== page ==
* Support M&E services. We were going to support the role that third-parties played in all workflows, providing a voice for innovators inside and outside of the studios.

* Go deeper than the C-suite. We were going to promote the work of those unsung tech heroes, not just senior management, who were architecting the digital infrastructures that would support a new era for media and entertainment production, distribution and consumption.

Thanks to the guidance of our advisors in those early days, MESA is still here (and flourishing) a decade later, poised and positioned to continue to serve the information needs of a smarter, connected and data-driven media and entertainment industry.

Now representing more than 130 companies in the U.S. and Europe, MESA continues to grow in all three of its core activities (media, events and industry initiatives), focusing on four core areas of specialization: IT, data, security and diversity.

What should you expect over the next decade from our alliance of technology innovators, serving a growing and increasingly influential core of content advisors?

* Strategies for scale: Like all its members and advisors, MESA must grow to continue to help reach more M&E technology professionals in more markets within Hollywood, as well as in all emerging media marketplaces around the world. We need to scale our editorial and events to generate more conversations, share more case studies, and distribute more successful tech roadmaps.

* Go digital ourselves: Part of the strategic need to scale involves going “more digital” so we can reach M&E tech professionals anywhere they work, and anywhere they travel. Nothing will replace the need for face-to-face meetings, conferences and forums; however, we need to take those conversations everywhere, by using digital platforms that can be customized to our specific needs.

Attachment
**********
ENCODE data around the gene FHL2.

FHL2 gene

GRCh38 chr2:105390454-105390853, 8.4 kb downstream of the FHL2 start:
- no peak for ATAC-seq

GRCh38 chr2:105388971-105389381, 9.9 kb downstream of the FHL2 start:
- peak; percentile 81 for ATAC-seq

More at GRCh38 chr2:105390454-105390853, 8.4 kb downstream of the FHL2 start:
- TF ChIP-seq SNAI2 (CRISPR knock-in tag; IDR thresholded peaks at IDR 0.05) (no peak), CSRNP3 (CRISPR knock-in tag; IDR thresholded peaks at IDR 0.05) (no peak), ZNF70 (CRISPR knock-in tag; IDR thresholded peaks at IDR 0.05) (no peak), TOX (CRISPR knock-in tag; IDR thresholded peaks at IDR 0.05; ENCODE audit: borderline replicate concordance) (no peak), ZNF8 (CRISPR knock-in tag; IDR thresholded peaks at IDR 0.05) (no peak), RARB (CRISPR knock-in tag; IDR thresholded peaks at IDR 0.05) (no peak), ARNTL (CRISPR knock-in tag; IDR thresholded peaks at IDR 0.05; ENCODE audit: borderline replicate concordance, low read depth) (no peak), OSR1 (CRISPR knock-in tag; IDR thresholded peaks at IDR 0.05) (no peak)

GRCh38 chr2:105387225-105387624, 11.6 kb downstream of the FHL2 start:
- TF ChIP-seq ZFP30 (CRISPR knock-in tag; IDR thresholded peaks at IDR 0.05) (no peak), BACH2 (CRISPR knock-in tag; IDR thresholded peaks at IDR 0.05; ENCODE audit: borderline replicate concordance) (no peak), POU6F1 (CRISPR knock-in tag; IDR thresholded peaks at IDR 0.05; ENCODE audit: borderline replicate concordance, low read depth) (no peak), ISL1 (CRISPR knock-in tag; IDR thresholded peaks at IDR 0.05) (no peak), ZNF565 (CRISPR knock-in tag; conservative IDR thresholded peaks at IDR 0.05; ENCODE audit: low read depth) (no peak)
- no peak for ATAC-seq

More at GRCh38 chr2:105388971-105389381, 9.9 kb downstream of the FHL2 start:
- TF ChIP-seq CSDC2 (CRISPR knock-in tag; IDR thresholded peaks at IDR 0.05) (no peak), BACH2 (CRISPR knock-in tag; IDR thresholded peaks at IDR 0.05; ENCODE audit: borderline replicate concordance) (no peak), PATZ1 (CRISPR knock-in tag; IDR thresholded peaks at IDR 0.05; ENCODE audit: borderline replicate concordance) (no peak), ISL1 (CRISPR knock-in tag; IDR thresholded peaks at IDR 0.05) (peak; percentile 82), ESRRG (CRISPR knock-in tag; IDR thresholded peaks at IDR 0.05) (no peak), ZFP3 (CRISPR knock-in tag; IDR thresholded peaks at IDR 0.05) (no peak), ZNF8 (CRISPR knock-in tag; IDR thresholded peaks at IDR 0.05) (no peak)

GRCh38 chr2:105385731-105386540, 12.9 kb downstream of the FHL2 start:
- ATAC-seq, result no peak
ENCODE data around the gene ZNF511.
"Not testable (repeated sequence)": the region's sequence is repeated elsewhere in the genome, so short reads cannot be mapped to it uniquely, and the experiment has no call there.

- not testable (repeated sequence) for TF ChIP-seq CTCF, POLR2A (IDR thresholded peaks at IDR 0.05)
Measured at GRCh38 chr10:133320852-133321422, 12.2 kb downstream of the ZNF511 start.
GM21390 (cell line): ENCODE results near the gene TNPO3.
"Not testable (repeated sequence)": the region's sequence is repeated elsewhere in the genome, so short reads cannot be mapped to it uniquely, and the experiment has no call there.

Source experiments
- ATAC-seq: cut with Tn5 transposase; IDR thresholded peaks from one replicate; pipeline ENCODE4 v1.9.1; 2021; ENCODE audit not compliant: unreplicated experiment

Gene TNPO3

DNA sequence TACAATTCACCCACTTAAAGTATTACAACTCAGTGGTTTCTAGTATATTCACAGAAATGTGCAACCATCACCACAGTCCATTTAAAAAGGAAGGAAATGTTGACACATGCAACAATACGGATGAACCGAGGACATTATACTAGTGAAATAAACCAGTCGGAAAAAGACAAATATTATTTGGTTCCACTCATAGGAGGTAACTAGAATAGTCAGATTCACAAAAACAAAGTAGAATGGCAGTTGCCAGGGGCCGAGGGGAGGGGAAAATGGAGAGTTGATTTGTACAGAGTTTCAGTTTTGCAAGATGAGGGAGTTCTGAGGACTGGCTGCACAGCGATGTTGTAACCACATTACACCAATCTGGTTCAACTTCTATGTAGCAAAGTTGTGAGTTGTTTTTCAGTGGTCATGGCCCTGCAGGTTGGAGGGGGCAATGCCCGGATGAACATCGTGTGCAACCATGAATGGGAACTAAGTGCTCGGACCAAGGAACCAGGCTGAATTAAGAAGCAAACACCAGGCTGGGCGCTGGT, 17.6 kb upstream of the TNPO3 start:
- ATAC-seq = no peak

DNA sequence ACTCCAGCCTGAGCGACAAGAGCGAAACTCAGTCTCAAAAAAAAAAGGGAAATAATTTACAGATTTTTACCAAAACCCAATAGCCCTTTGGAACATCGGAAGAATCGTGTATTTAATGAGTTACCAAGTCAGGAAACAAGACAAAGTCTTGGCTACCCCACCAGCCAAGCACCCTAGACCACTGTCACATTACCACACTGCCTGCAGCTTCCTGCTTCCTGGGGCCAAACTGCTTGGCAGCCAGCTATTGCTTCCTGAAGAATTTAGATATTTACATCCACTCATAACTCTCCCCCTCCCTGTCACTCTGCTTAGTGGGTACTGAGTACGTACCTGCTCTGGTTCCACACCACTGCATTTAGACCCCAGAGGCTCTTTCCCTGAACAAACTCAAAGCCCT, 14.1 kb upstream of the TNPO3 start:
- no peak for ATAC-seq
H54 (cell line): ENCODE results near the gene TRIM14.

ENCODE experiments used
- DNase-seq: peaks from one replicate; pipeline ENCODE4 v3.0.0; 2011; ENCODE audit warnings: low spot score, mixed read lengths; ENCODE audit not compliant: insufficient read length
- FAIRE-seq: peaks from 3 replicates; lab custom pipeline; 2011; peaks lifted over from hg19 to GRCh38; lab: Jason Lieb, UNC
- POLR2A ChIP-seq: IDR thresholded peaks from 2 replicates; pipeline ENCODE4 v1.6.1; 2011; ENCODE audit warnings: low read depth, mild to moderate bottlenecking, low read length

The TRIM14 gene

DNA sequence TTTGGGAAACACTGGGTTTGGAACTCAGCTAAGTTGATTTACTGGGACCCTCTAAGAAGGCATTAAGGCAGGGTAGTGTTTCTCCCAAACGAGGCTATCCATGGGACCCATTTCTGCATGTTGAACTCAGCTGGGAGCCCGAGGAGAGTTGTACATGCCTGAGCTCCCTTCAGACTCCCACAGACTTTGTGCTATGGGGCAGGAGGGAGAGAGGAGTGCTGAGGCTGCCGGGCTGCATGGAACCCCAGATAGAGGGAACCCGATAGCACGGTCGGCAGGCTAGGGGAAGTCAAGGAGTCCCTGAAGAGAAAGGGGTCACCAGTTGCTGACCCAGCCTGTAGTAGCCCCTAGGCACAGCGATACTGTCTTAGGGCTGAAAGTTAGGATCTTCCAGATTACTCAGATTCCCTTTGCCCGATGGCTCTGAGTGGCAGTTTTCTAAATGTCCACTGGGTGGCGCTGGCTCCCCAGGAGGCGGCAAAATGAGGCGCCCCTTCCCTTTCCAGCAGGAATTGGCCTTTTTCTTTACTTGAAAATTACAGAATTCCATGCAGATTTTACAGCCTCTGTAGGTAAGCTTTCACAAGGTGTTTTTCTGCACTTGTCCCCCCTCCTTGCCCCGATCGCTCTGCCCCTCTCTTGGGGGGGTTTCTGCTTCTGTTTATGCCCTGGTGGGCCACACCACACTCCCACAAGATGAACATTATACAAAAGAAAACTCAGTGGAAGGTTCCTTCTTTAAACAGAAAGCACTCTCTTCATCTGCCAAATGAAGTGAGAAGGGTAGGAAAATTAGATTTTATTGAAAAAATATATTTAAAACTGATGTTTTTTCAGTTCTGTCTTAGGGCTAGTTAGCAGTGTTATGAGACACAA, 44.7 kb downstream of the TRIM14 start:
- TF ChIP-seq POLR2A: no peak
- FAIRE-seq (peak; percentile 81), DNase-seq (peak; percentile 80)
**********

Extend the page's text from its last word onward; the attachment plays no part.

* Tech everywhere: Technology is no longer limited to traditional technology departments. The need to automate and make data-driven/enabled decisions are everywhere, and MESA needs to play a greater role in tech marketing, production, finance and business affairs.

* Research and analysis: Recognizing our agnostic role as an industry information platform, as well as the unique trust among our members and advisors, MESA intends to help our members and advisors chart their own corporate courses with increased confidence by expanding into member driven research services and expert analysis.

One thing a decade of MESA’s industry work reminds us all is that change takes time. Our industry has been at this streaming game for more than a decade now, and today, finally, the consumer is demanding it from all its content consumables. 3D may not have stuck, but 5G will flood the market with new immersive entertainment experiences.

Cloud computing is nothing new either, but now is trusted enough to transform all our industry workflows.

MESA will proudly continue to represent industry interests by supporting the responsible, secure and innovative creation, production and distribution of media and entertainment content. As they’ve done for ten years, our members and advisors will also continue to guide us all to explore both tried and true and cutting-edge technologies that can effectively help you, your corporations and your colleagues make informed technology decisions. I look forward to the next decade of innovation, transformation and community.